North-west of Melbourne was Victoria’s Ballarat, home to over 100,000 residents. The first Europeans settled in the area in 1838, but thirteen years later after an Aborigine found a nugget of alluvial gold, Ballarat’s gold rush brought thousands of hopeful prospectors from around the world. Although the alluvial gold became scarce after several years, underground mining continued until 1918.
We made our way through wide tree lined streets where tasteful buildings had been constructed between the 1860s and 1870s. It was evident that the city was founded on its wealth from gold. In fact, it had one of the first higher learning institutions in the country back in 1870 — School of Mines, which in 1976 became the University of Ballarat.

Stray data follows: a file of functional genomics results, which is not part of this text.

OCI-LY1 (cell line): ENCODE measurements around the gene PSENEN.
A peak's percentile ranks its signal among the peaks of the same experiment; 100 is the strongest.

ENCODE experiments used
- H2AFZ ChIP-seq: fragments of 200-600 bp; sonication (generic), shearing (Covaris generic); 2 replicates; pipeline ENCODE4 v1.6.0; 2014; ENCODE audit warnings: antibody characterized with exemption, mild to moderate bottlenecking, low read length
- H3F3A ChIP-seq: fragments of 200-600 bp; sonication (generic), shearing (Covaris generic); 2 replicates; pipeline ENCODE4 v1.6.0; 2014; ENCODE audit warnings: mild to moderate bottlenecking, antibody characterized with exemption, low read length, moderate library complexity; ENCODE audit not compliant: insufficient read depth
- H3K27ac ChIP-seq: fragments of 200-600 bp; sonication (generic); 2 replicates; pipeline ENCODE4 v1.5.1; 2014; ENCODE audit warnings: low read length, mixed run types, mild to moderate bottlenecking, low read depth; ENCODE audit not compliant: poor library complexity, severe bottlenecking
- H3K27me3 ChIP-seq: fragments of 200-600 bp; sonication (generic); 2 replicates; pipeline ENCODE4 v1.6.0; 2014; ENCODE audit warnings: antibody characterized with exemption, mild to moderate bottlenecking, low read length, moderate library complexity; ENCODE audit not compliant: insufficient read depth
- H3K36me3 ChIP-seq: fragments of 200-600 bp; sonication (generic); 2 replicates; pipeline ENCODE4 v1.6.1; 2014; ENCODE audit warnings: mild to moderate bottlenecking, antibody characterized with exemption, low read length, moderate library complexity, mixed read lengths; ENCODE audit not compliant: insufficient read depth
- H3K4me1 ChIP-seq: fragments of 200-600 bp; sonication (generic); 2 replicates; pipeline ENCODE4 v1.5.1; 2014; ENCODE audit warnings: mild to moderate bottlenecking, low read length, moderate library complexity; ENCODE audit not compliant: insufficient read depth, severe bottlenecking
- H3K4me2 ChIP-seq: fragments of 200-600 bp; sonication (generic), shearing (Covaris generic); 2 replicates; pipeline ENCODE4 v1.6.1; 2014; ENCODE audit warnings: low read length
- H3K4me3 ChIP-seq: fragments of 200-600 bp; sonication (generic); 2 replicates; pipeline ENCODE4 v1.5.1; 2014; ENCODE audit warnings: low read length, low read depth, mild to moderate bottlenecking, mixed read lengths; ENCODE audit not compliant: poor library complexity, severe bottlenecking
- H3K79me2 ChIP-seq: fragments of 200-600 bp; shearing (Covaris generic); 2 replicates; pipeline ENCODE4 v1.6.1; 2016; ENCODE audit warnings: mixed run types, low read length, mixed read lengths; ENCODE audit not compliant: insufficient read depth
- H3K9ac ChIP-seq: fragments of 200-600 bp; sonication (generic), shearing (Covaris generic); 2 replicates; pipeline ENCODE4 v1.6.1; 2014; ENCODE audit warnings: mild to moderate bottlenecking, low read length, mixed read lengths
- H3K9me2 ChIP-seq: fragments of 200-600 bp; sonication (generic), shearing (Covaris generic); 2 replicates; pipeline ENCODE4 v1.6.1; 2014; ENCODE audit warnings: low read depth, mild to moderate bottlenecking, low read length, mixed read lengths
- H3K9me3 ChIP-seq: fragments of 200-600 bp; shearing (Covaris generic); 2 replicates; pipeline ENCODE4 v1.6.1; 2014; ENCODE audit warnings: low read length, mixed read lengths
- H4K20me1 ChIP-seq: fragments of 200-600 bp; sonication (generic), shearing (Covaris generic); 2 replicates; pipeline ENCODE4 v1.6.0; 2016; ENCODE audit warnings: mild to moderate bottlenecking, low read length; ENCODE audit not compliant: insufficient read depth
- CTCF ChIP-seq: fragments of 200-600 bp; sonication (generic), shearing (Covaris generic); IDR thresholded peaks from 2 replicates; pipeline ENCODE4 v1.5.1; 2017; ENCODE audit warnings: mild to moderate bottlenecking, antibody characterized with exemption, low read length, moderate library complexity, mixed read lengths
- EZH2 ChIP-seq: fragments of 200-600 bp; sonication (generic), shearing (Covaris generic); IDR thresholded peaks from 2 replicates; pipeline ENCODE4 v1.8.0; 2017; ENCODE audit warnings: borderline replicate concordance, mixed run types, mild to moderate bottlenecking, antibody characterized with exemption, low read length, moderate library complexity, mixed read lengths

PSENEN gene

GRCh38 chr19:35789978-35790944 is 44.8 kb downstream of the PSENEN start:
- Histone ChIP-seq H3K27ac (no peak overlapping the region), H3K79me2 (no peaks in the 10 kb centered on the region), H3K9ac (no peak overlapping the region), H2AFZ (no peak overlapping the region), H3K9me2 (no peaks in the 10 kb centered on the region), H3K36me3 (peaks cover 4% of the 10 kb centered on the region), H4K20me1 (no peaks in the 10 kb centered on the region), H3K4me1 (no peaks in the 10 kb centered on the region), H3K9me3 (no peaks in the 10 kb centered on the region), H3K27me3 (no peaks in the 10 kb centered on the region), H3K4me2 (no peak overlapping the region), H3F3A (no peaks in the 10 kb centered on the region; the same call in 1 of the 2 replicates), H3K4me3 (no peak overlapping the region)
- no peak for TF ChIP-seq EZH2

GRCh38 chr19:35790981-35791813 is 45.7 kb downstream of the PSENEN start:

This was an enjoyable town to wander the streets and admire the architecture where most of the buildings were well preserved. What was impressive was both the quantity and quality of tasteful old buildings.